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Life imitates art as amateur group stages Calendar Girls
Buy this photo » Back, from left, Chris Butler, Vern Dunkley, Tim Butler, Chris Rayner, Annette Rayner; front, from left, Lilly Dunkley and Charlotte Holley who are all involved in a production of Calendar Girls at Uffington Memorial Hall
IT’S a story of how tragedy inspired a group of friends to help others.
Now life is imitating art for an amateur dramatics group set to put on their own production of the comedy Calendar Girls.
The movie and West End show is about a Women’s Institute group who strip for a charity calendar after the cancer death of a friend.
Uffington Players have now been moved to stage the production after the cancer diagnoses of two of the women’s husbands.
Cash raised from next week’s production, including a £5 risqué calendar, will go to Cancer Research UK.
Lilly Dunkley, who plays Chris, a character played by Helen Mirren in the 2003 movie, had the idea.
She said the lymphoma diagnosis of Tim Butler and Chris Rayner, who are both involved in the show, made her think of the popular production.
The 60-year-old said: “It is very poignant to have the chance to recognise that and raise money for them.
“Two years ago one of our founder members, Adrian Dunn, died of colon cancer so it is all very much in our minds.”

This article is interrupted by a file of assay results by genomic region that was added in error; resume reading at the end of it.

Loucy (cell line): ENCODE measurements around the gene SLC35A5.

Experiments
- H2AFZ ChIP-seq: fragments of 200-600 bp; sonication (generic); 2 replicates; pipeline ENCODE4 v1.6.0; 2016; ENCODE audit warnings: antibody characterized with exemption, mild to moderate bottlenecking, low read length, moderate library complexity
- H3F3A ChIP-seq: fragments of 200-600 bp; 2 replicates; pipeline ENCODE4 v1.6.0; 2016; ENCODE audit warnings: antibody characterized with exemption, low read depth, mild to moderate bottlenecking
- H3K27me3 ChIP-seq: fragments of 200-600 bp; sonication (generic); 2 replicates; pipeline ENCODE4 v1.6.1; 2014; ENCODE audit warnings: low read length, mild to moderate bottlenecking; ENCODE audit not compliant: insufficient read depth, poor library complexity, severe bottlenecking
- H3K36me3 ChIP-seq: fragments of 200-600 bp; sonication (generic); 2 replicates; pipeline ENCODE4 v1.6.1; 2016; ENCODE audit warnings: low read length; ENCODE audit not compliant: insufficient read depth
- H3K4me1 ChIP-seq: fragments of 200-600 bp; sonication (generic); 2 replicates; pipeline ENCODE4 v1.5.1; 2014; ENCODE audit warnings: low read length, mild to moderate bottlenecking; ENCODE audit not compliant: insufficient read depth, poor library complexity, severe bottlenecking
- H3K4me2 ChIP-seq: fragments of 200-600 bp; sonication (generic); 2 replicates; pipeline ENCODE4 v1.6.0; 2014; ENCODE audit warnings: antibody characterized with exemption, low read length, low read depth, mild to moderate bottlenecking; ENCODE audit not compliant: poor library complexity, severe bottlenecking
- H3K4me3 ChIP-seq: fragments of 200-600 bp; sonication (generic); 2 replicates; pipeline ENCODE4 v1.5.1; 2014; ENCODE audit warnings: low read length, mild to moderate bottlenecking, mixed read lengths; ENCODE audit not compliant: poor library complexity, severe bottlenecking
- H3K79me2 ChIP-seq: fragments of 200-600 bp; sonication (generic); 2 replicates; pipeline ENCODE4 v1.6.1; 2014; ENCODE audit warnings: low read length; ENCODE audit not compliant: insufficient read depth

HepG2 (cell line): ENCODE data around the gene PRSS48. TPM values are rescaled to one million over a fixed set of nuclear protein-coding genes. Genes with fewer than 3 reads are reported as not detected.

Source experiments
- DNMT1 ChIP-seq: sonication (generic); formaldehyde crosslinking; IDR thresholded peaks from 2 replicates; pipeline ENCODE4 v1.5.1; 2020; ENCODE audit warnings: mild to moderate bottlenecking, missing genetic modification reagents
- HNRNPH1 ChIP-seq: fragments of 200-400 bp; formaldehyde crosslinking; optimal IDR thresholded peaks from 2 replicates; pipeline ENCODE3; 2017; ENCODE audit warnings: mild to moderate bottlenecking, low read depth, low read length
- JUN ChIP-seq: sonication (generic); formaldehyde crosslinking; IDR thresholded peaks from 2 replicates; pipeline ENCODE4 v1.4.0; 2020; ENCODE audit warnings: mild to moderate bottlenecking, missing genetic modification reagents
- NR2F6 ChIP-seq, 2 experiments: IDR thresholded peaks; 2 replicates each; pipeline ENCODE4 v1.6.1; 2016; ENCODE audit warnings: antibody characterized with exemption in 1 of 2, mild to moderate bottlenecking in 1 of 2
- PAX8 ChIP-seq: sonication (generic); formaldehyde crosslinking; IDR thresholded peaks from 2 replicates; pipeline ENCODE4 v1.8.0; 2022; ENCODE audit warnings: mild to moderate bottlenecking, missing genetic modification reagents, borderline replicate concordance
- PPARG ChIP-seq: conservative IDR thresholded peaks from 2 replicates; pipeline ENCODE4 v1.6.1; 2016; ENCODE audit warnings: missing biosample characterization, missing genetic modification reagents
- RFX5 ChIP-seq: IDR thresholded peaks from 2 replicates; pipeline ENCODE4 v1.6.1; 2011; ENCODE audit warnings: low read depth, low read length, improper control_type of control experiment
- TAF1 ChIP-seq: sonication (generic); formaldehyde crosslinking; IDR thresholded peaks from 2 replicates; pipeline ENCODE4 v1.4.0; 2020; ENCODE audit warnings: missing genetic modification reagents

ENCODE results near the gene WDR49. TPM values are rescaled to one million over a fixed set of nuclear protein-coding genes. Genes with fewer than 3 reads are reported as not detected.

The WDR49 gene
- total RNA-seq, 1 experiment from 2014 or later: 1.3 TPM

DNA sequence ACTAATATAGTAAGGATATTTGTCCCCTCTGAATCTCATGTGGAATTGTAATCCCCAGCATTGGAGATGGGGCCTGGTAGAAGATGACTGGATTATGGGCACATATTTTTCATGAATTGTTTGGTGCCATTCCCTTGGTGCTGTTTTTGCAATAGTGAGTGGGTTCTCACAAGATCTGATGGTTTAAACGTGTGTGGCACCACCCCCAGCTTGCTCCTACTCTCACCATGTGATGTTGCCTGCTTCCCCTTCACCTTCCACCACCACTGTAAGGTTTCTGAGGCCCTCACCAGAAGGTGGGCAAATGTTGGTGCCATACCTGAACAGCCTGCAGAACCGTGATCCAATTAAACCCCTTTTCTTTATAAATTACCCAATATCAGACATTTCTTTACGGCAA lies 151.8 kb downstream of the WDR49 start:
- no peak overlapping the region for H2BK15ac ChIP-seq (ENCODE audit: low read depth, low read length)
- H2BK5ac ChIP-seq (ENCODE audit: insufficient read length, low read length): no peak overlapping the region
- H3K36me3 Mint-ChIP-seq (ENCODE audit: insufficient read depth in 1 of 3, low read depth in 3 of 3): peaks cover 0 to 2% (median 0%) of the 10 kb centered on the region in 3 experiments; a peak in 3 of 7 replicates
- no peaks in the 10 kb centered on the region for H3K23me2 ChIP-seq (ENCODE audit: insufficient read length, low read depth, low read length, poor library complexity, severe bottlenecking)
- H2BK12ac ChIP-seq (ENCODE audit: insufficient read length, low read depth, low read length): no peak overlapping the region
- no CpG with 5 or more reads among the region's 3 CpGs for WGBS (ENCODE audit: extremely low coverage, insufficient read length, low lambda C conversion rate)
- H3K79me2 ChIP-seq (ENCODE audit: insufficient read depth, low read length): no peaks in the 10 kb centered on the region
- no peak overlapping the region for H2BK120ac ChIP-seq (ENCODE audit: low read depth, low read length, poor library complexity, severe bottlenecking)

Mrs Dunkley, who admits to being “very nervous” about the nude scene, said: “Chris and his wife Annette are really good friends in the village and his diagnosis hit us hard. It all seems like it is the right time and the right thing to be doing.”
Retired technical manager Mr Rayner, 63, was diagnosed with mantle cell lymphoma in January after finding a lump in his neck. It has not required treatment.
The dad-of-two, who plays Ciarán Hinds’ character Rod, said: “It is touching but I wouldn’t want to do it if the play wasn’t good anyway. It is very much put on by the ladies.”
Dad-of-three teenagers Mr Butler, 51, said: “I was quite flattered when they talked about it.
“It does galvanise people to think around the common cause and what can be done to make it offset some of its pain.”
Freelance consultant Mr Butler, the show’s photographer, had surgery to remove a lump in his neck, chemotherapy and radiotherapy and is now clear of the cancers.
Mr Butler, whose wife Christine plays Annette Crosbie’s character Jessie, said: “The response of people has been fantastic.
“People who I didn’t know very well were offering me lifts to hospital.”
The original calendar girls dedicated their work to John Baker, married to Angela, who died from lymphoma in 1998 aged 54.
The play runs from Wednesday to Saturday at 7.30pm at Uffington Village Hall.
Tickets are available from Uffington Post Office, Broad Street and on 01367 820221 and uffingtonplayers. ticketsource.co.uk
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